When her friend and sponsor, Reese Marigold, goes missing after attending Last Chance, an exclusive singles’ retreat on a remote island off the coast of Hawaii, no-nonsense lawyer Ann Stone infiltrates the retreat.

Ann quickly realizes there’s more to Last Chance than meets the eye. The extravagant clothes, never-ending interviews, and bizarre dates hint that the retreat is a front for a reality dating show. Could Reese be safe, keeping a low profile until the premier, or did something sinister occur after all?

Torn between the need to uncover the truth and her desperate desire to get off the island, Ann partakes in the unusual routines of the “journey to true love” and investigates the other attendees who all have something to hide. In a final attempt to find Reese on the compound, she realizes that she herself may never get off the island alive.

Latest Reviews

“Amazing…If you’re a fan of The Bachelor, reality TV or even thrillers, this book is one you need to read. We couldn’t put the book down.”

Sweety High

“Cleverly plotted…Whitson’s debut novel is an intriguing new entry in the women’s suspense genre, driven by dual first-person narrators and tension-filled parallel timelines.”

Carmen Amato, Silver Falchion award finalist and author of the Detective Emilia Cruz mystery series.

“Exhilarating twists and turns…a fast-paced psychological thriller that mashes up the reality series The Bachelor with Gone Girl.”

Helen Power, author of The Ghosts of Thorwald Place

“A fun, propulsive read…this book cleverly combines the archetypes of “reality TV” and the “trapped-on-a-remote-island” mystery that will perpetually keep you guessing.”

Marcy McCreary, author of The Disappearance of Trudy Solomon

“A thrill ride from start to finish.”

Patricia Broderick, author of Dead on My Feet

Reading Group Guide

Open the guide to read now...

1. How do you feel about the fact that neither Ann nor Reese end up with a partner, given the goal of reality dating shows like The Bachelor is to walk away with a marriage proposal? How do these types of shows and Last Chance reflect or amplify certain social pressures?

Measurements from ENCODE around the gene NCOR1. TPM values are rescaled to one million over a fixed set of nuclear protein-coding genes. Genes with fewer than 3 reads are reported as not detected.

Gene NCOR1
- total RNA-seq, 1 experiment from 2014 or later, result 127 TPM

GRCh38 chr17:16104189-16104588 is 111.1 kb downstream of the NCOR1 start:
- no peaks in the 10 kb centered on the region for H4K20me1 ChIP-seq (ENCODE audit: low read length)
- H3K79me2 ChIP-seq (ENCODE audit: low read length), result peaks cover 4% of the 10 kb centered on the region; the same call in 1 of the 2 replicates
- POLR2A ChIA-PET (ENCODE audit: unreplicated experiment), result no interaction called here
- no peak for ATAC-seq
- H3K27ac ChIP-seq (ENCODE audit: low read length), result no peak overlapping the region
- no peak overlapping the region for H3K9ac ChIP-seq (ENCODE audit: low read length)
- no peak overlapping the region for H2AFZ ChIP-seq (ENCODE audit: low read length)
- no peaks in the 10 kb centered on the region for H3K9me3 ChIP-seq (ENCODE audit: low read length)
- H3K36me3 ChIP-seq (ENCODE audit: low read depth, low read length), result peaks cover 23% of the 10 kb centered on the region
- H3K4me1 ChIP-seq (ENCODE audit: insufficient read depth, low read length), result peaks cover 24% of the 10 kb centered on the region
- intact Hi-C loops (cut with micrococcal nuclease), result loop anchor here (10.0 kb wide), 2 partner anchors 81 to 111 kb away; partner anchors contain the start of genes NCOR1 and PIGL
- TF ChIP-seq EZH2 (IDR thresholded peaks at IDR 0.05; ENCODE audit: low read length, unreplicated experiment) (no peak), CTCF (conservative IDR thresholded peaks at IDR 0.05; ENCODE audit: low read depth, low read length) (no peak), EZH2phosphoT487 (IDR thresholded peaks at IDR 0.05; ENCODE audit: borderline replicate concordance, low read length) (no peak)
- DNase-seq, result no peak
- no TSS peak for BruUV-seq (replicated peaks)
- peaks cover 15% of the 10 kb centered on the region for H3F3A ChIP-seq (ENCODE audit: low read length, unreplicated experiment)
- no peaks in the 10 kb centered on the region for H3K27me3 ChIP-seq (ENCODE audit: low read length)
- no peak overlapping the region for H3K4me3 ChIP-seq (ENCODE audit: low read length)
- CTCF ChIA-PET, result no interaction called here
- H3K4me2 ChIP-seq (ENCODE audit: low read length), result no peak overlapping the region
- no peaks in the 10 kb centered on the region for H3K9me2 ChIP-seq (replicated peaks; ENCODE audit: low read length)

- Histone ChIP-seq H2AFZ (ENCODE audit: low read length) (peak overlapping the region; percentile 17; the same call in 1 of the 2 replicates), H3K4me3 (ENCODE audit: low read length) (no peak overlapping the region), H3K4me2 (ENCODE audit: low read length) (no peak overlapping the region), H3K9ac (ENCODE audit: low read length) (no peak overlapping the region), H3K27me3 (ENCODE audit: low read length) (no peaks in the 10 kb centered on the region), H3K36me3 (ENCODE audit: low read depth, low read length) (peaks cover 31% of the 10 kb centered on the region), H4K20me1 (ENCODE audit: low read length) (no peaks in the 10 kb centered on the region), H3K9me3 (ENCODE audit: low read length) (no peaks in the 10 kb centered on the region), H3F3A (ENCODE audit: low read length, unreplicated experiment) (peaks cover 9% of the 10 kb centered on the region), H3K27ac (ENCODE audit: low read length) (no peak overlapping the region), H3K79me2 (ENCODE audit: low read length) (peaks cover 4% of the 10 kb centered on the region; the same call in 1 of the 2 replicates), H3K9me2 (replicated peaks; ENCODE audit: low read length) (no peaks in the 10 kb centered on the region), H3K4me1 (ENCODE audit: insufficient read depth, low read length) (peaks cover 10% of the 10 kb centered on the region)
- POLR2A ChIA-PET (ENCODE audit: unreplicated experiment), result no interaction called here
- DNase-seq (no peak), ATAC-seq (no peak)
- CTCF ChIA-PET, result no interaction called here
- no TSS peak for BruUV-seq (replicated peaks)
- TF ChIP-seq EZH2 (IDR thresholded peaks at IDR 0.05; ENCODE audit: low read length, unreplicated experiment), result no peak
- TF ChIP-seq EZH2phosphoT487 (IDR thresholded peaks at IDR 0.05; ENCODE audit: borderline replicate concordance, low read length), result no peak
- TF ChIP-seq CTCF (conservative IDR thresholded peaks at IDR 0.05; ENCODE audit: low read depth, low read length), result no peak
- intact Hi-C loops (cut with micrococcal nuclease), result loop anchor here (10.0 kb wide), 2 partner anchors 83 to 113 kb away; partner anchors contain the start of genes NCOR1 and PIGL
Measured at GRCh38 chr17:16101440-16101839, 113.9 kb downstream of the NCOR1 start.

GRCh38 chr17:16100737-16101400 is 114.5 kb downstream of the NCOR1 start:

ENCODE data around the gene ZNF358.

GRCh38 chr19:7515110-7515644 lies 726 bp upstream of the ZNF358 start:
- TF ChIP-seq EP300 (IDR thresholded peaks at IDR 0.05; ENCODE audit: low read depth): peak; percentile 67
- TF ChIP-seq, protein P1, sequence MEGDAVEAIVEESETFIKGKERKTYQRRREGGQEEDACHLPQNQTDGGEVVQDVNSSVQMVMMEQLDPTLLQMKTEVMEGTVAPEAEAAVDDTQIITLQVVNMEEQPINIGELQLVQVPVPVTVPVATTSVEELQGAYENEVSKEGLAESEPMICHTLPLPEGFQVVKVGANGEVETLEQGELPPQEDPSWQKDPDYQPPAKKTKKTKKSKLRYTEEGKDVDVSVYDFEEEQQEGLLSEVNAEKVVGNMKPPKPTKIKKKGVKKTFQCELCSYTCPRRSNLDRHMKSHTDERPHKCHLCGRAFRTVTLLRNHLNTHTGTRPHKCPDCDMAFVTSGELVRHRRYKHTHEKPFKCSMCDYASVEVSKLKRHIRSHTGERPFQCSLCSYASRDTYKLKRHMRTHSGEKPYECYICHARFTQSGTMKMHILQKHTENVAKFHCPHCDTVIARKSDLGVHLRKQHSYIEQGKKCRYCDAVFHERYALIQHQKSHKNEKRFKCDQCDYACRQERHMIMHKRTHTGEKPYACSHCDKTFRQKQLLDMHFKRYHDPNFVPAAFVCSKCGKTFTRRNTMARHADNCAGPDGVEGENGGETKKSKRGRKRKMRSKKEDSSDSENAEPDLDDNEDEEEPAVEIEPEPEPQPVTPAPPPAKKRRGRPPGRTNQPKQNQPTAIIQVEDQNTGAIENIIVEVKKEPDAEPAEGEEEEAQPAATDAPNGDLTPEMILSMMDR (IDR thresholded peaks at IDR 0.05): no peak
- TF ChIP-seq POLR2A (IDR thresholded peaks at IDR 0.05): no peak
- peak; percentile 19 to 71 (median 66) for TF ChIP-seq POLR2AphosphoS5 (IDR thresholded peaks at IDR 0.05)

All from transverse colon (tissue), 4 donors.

2. The story references physical watches and time—or lack of it—frequently. What does time symbolize?
3. The deaths in the book—Bear’s, Lamb’s, and Reese’s—have reverberating effects on Ann, Kris, and Honey. How does each character react to these events, and how do these reactions reflect the characters’ moral compass? How do the characters change—or not—after each death?
4. Why do you think the author chose to open the book with Magda putting makeup on Reese? What does makeup represent in this novel, and how does it parallel reality television and constructed societal roles?
5. Although he plays an important role in Ann’s history, Ann’s ex-boyfriend from college is never named. Why do you think that is?
6. Both Ann and Reese are in recovery from alcohol and drug addiction. Why do you think the author chose to portray characters in recovery as opposed to characters in the midst of addiction? How are addicts normally portrayed in fiction and popular culture?
7. The relationship between Honey and Ann is complicated. Do you think Honey genuinely cared for Ann, or was Ann merely a means to an end?
8. Marigolds are known as “companion plants.” In other words, they help adjacent plants and flowers grow by repelling bugs and insects. With this in mind, discuss the meaning of the title of the book, Beneath the Marigolds.
9. What role does Bear’s death play in the book? How does it mirror Reese’s fate?
10. What’s the significance of the red-haired woman in the AA meeting in the epilogue? What do you think happens to her, and to Ann, after the novel concludes?

Q & A with Emily

How did you come up with the idea for this book? What inspired this book?

I’ve always loved watching ABC’s The Bachelor(ette), as well as a good whodunnit, and I wondered what would happen if the two collided. The story went through several iterations, but I always kept coming back to the original premise of what would happen if a reality dating show went very, very wrong. I thought that concept was interesting and unique, and I hoped readers would feel the same way.

Your narrators are two very strong female characters. In fact, all your main characters are female. Are there real-life models? What are their strengths and weaknesses?

I believe it’s important to write from a perspective that you know and understand, so I naturally gravitate toward female characters. There aren’t specific women that served as role models, although Reese and Ann are both amalgamations of all the amazing women in my life—my mother, my mentors, my friends.

As for strengths and weaknesses, Reese trusts really easily. This is advantageous, as it helps her foster relationships, but it also occasionally gets her into dangerous situations. Ann is more reserved, which again has pros and cons. Both Ann and Reese struggle with impulse control and moderation, which is what leads—in part—to their addictions. However, both characters also have the strength and courage to choose a different path and be happy with that path.